Better understanding stress to better manage it
Dominique de Quervain and Carmen Sandi are being awarded Optimus Agora Prize. Their project “Stress” encourages interaction with the public.
Stress is part of everyday life. Better understanding it, and knowing how to prevent situations that cause it, improves our quality of life. That’s why neuroscientists Dominique de Quervain, of the University of Basel, and Carmen Sandi, of EPFL, have launched the Agora “Stress” project, which is supported by the SNSF. They will be creating a web-based information platform and organising stress awareness days for the public. The project won this year’s Optimus Agora Prize. The award ceremony will take place in September 2020 as part of the Sciencecomm’20 conference on science communication.
You want to increase the visibility of stress research. Why is it important?
Dominique de Quervain: Everybody knows how it feels to be stressed without knowing much about the mechanisms and available countermeasures. This may have to do with the fact that a lot of the stress research so far has been very basic and only a small part has been shared with the public in an understandable way. Therefore, more visibility for stress research and better communication with the public is urgently needed.
What specifically do you hope to achieve with this project?
Carmen Sandi: The project will be launched in June, for a period of three years. There are two aspects to it. First, we want to set up a web platform to disseminate research knowledge in a form that is accessible to the public. For example, we would like to propose solutions for managing stress at work and preventing burnout, as well as to give people the opportunity to ask questions and to inform them about different situations related to stress. In addition, we plan to organise stress awareness days. They will take place in cities where research laboratories exist, i.e. in Lausanne, Geneva, Fribourg, Bern, Basel and Zurich. These events will include conferences as well as recreational workshops in small groups. The idea is for visitors to experience how the body reacts to stressful situations and how it relaxes. For example, we will use virtual reality to “transport” people in front of an audience or to the top of a mountain. We will explain underlying physiological mechanisms and also organise a visit to research laboratories.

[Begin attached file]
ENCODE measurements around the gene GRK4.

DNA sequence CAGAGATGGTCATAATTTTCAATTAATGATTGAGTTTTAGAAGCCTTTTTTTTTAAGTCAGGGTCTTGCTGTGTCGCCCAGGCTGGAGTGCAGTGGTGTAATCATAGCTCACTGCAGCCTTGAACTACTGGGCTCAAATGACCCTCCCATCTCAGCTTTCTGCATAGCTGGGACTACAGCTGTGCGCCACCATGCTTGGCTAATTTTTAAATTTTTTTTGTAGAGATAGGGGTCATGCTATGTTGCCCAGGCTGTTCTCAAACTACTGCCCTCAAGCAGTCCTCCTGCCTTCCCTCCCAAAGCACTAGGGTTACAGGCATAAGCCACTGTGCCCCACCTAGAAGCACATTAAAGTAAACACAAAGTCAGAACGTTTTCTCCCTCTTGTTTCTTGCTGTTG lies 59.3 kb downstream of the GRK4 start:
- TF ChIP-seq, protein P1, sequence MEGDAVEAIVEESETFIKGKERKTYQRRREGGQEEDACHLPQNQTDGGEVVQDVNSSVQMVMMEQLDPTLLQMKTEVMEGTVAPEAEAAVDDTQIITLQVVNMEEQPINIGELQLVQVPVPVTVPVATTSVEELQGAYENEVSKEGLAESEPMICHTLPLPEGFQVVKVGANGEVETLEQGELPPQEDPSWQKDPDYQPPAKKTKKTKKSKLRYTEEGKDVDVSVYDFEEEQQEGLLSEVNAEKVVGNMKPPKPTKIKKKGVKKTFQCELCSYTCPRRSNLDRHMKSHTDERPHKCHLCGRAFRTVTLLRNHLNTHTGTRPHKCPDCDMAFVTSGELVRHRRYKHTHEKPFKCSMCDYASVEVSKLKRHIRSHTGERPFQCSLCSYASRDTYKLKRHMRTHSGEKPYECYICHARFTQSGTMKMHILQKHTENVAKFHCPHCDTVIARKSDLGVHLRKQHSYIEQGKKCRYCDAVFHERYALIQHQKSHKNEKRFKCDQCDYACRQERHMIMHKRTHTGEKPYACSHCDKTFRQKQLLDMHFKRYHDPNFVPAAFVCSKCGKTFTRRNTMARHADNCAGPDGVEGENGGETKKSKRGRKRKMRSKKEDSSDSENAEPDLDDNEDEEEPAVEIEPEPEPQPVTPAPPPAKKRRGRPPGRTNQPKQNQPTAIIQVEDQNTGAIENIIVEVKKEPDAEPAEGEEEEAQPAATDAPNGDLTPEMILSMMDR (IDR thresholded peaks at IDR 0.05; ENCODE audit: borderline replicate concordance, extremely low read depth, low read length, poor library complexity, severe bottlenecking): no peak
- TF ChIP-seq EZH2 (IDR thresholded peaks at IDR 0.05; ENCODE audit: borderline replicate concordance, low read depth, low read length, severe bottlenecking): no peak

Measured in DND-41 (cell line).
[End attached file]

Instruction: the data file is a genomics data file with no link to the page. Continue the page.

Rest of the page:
You’re focusing on interactions between scientists and the public. What can such interactions contribute to stress research?
Dominique de Quervain: With respect to stress research, it’s important for scientists to learn about the needs of the population. More and more research fields are moving in this direction. As for the public, they should have more opportunities to get information from experts, rather than from pseudo-experts, whose advice is not evidence-based.
Is stress necessarily negative?
Carmen Sandi: No. To a certain point, stress reactions are positive physiological responses that allow the body to adapt and to mobilise its resources to cope with a variety of challenges. So from an evolutionary perspective, experiencing stress reactions is completely normal. Beyond an optimum level, however, it can lead to depressive symptoms, reduce motivation and have many other negative consequences, such as increasing the risk for burnout, cardiovascular disease or diabetes.
It seems that in this age, stress is everywhere. But is that really new?
Dominique de Quervain: No, it is not a new phenomenon. But the stressors have changed. In the past, it may have been a hard winter; today it is a deadline at work. And right now we are witnessing a new form.
You mean coronavirus?
Dominique de Quervain: Right. The coronavirus crisis is a completely new situation in which several stress factors affect us at once. The fear of the virus itself, the uncertain work situation and the restrictions in social life, to mention a few. At present, no one can estimate the impact of these factors on mental health. A large-scale, nationwide study has been launched to address this question.